Obtain GFR in all patients at risk for chronically reduced renal function (age >60 years, hypertension, diabetes mellitus, etc.)

Data obtained from Krefting [26]

The American College of Radiology has recently noted in its Manual on Contrast Media (version 10.2) that dose-dependent gadolinium deposition has been noted within brain tissue in patients who underwent serial contrast-enhanced MRIs [19]. Deposition mainly occurred in the dentate nucleus and globus pallidus, but histopathologic examinations have also revealed gadolinium in the frontal lobe white matter and in the prefrontal cortex [27, 28]. Importantly, the deposition can occur in patients with an intact blood–brain barrier and no evidence of hepatic or renal disease and has been documented in children undergoing serial MRI with contrast. Thus far, the clinical significance of these findings is unknown, and no adverse effects have been noted, but the FDA is actively investigating this phenomenon. In the meantime, clinicians should be aware of this issue. Gadolinium infusion during MRI frequently provides critical imaging information and often needs to be used in initial, routine MRI [27]. However, in cases where serial MRI is indicated in a child (e.g., monitoring for glioma progression), the utility of a non-contrast MRI should be discussed with the neuroradiologist. Some experts also recommend the use of higher stability, macrocyclic gadolinium preparations, which have lower deposition rates [27, 28].

Radiation Exposure in CT

A significant amount of data has been published since 2001 on the subject of radiation exposure from computed tomography (CT) [2932], resulting in a broad spectrum of interpretation by the media and in the literature [33, 34]. This, in turn, has led to appropriate concern among patients and the parents of young patients as to the potential cancer risk from CT. This section reviews the available data and summarizes the conclusions and recommendation of our radiology colleagues. Of note, most of the concerns regarding radiation effects of CT pertain to children (especially young children) as compared to adults [34].

First, it is critical to remember that CT is an extremely powerful diagnostic tool that is readily available and is appropriate to use when clinically justified, even in children [35]. As a blanket statement, the risk of potential future cancer from a single CT is far less than the diagnostic benefit, especially in emergency situations [36, 37]. CT requires the use of a certain amount of ionizing radiation  – there is simply no way around the basic physics of the technology. However, the radiation dosage of a diagnostic CT can be adjusted to lower levels without compromising diagnostic quality – the ALARA concept (as low as reasonably achievable).

Until recently, the actual risk of future cancer from low-level radiation exposure was not definitively quantified by any large study [36]. The majority of published conclusions relied on extrapolation from atomic bomb victims where there was whole-body exposure or from mathematical models [34, 38]. However, since 2012, two major studies have been published which quantify CT radiation risk and have reached some sobering conclusions [39, 40].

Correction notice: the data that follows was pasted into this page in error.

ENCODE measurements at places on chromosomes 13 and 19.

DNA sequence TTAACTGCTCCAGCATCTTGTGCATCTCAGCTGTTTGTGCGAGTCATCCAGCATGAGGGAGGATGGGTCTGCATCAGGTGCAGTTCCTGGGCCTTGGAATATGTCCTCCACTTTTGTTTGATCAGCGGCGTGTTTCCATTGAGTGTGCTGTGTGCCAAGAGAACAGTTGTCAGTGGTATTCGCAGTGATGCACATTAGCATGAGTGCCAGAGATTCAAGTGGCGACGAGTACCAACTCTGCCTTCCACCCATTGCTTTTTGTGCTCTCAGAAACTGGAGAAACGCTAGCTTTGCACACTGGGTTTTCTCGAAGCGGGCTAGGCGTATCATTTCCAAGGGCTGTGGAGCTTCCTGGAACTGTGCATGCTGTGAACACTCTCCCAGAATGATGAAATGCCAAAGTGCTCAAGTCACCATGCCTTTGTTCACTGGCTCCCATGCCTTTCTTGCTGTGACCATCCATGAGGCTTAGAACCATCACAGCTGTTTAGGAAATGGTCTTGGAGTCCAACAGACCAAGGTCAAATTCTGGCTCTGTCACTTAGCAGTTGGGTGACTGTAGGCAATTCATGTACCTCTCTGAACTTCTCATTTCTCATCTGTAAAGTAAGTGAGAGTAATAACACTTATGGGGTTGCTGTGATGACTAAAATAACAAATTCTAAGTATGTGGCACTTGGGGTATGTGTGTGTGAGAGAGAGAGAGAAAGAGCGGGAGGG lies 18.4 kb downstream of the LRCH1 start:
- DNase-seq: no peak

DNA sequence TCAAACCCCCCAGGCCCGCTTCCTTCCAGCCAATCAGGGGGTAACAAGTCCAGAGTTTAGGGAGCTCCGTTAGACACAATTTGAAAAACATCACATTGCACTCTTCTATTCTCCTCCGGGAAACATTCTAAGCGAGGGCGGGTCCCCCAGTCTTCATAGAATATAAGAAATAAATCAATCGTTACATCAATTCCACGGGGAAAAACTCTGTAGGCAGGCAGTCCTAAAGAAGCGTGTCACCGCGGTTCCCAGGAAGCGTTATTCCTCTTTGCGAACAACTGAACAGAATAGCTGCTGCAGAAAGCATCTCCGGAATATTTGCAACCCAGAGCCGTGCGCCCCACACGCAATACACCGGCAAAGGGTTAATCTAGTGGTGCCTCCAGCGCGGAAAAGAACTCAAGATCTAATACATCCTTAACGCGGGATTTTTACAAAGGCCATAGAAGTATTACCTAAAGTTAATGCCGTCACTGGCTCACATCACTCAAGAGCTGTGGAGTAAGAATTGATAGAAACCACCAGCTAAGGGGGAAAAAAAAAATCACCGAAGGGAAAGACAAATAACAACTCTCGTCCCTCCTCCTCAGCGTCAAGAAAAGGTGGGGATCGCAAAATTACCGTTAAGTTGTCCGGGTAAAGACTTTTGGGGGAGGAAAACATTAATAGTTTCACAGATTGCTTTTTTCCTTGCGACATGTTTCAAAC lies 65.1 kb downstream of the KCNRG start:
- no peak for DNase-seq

The study of ionizing radiation effects on the body is complex and beyond the scope of this chapter. Briefly, however, radiation affects specific tissues in different ways. As an example, studies on atomic bomb survivors concluded that the lung is more sensitive to the carcinogenic effects of radiation exposure than the liver, skeletal muscle, or skin [29, 37]. Furthermore, the dose of radiation from a CT study that strikes the body (“entrance dose”) is not equivalent to the absorbed radiation by the body [39]. It is difficult to accurately quantify the risk of future malignancy from low-dose radiation exposure because low-dose radiation is a weak carcinogen [36, 39]. However, it is important to note that three expert panels, including the National Academy of Sciences, have concluded that there is a potential cancer risk even with low-level exposure and that this risk rises with increasing exposure [37]. In addition, the concept of “radiation effect” is critical in understanding the radiation risk from CT. Put simply, two types of radiation effects exist [34]. Deterministic effects are well known to the orbitologist and are typified by high-dose radiation to the orbit (or any anatomic structure) over a short period of time, usually for the treatment of malignancy, resulting in myriad side effects (e.g., keratopathy, retinopathy, optic neuropathy, etc.). Stochastic effects are secondary to low doses of ionizing radiation absorbed over a long period of time, as seen in serial imaging, be it CT, mammography, etc. Although the side effects from such stochastic radiation are not immediately obvious, they do accumulate over time and are definitely more of an issue in the pediatric, as compared to the adult population.